CN's departure as title sponsor of the Canadian Women's Open does not put the future of the tournament in jeopardy, says Golf Canada's CEO.
"Obviously, that is a promise that I can't guarantee," Scott Simmons, also the organization's executive-director, told The Canadian Press in an interview Monday.
"But with the success of the event over the last eight years (under CN's sponsorship) and the way it's grown, I think it is probably one of the most desirable properties with a lot of companies in Canada where golf is a good fit with their corporate objectives.
"We think we know who those companies are, and we are going to start talking to them immediately."
Golf Canada and CN announced the railway is modifying its sponsorship this year and will give up its position as title sponsor after the 2013 season. Simmons said Golf Canada has known of CN's pending move for several months.
CN and the LPGA Tour will assist Golf Canada in the search for a replacement title sponsor for the Women's Open as well as the Canadian Women's Tour.
"I think you've got an asset and a brand and a goodwill that a lot of Canadian companies will covet," said Simmons. "Now, we don't have a replacement for CN as of this moment, but now that the news is public, we'll aggressively begin to search for a replacement."
Golf Canada will look to the LPGA for help in lining up large U.S. companies that operate in Canada.
CN plans to continue its title sponsorship of CN Future Links -- Canada's national junior golf program -- and expand it as part of the railway's transitioned support of Canadian youth and grassroots golf. Simmons said the search for another title sponsor had to wait to until CN's new three-year sponsorship agreement, which will run until 2016, was finalized.
"We've had some very quiet conversations prior to the announcement," said Simmons. "But now that (the need for a new title sponsor) is public, we can be much more aggressive in our search."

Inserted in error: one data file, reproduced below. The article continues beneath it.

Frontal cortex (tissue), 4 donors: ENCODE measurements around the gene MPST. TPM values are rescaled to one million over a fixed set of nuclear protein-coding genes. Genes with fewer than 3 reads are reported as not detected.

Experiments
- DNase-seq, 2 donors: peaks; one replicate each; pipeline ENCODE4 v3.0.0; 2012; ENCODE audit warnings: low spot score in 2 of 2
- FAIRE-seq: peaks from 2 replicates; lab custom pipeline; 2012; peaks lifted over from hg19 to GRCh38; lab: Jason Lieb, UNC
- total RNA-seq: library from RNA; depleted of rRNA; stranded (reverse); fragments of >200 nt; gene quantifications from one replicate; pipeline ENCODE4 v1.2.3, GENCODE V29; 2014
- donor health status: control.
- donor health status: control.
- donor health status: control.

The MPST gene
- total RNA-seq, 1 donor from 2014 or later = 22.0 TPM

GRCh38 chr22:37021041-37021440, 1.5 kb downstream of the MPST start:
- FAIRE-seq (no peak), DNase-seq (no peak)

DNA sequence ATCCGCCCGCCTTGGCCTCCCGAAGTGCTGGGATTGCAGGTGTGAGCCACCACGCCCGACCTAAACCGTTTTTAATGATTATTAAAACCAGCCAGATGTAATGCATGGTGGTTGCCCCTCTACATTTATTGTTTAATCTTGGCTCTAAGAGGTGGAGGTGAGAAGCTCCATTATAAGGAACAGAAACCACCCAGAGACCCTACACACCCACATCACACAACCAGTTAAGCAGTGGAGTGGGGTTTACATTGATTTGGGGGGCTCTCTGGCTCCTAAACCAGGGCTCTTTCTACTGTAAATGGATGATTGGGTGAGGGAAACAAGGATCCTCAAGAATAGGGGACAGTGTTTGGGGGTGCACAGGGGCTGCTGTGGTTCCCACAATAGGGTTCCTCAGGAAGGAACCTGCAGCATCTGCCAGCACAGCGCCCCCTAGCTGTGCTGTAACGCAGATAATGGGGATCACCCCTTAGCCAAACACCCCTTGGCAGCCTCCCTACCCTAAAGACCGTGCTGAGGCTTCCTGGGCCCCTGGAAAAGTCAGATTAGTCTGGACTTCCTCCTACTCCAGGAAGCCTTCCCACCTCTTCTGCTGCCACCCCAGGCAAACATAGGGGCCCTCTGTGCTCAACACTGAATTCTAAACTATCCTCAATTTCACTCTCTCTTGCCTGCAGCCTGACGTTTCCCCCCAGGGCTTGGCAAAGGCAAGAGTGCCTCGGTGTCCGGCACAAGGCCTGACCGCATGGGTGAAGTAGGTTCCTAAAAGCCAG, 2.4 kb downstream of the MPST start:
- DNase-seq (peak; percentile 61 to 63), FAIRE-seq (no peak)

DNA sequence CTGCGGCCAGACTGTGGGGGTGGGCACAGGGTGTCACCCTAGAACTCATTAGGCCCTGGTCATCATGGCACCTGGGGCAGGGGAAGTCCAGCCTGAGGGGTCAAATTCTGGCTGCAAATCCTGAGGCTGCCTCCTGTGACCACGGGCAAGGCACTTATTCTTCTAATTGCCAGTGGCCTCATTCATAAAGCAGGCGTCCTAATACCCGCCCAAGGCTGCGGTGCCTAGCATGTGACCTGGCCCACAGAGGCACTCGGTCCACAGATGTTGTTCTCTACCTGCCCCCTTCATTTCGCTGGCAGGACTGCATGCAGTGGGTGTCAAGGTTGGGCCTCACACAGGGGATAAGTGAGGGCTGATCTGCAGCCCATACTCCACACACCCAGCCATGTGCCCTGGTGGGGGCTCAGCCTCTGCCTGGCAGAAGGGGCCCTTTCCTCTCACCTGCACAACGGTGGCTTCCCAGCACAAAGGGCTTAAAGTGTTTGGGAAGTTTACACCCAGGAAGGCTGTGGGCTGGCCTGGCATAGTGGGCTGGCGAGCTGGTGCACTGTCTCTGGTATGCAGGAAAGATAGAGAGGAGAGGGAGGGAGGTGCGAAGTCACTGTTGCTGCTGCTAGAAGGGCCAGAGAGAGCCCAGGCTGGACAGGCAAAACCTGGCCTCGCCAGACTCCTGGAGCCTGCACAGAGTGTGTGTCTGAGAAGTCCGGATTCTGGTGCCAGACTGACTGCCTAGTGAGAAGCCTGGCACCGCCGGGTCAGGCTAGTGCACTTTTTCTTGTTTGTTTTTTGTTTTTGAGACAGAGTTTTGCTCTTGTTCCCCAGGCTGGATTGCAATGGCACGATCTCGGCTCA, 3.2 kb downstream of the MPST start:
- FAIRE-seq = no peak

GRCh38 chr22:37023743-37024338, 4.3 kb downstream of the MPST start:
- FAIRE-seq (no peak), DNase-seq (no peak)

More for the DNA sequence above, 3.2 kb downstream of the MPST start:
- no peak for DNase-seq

Simmons said he's confident Golf Canada will unveil a new title sponsor before this year's national women's championship. The 2013 CN Canadian Women's Open will take place Aug. 22-25 at The Royal Mayfair Golf Club in Edmonton. Simmons said the tournament's $2-million purse will remain the same.
"The event this August in Edmonton will be as big and bold as the previous seven events have been that CN has been title (sponsor) of," he said. "If you're wondering if they're going to dial it down and decrease their investment this year because it's their last, no, that's definitely not the case."
This will be CN's eighth year as title sponsor of the Canadian Women's Open. Simmons said the 2012 tournament in suburban Vancouver drew 65,000-70,000 people, but declined to disclose revenues or sponsorship amounts. Simmons said he expects similar numbers this year after Edmonton's Royal Mayfair club drew strong support in 2007.
The Canadian Women's Open does not qualify as an LPGA major, but Simmons said the non-major status has not hurt sponsorship in the past, and he does not expect that it will in the future.
The tournament attracts the top 50 women's golfers in the world annually. Simmons believes the strong support from golfers will continue.
"I can guarantee that the field at this year's event will be as strong as past events, as will the corporate support and spectator support," he said.
The Golf Canada CEO said CN has greatly expanded its financial support for youth golf programs.
"Getting children into golf is my personal No. 1 mandate in my role, and CN's support has certainly made that job a lot easier," said Simmons.
CN president and CEO Claude Mongeau told reporters on a conference call he had mixed emotions about the company's revised sponsorship arrangement.
"We are passing the torch in terms of the main sponsorship, but we're staying associated with Golf Canada. ... We see a tremendous opportunity to help Golf Canada in its broader mandate to raise awareness and make this great sport an asset for youth and for Canada," said Mongeau.
The tournament's lack of major status had no bearing on the firm's decision, he added.
"(The end of title sponsorship) is more in the context that eight years is a long journey," said Mongeau.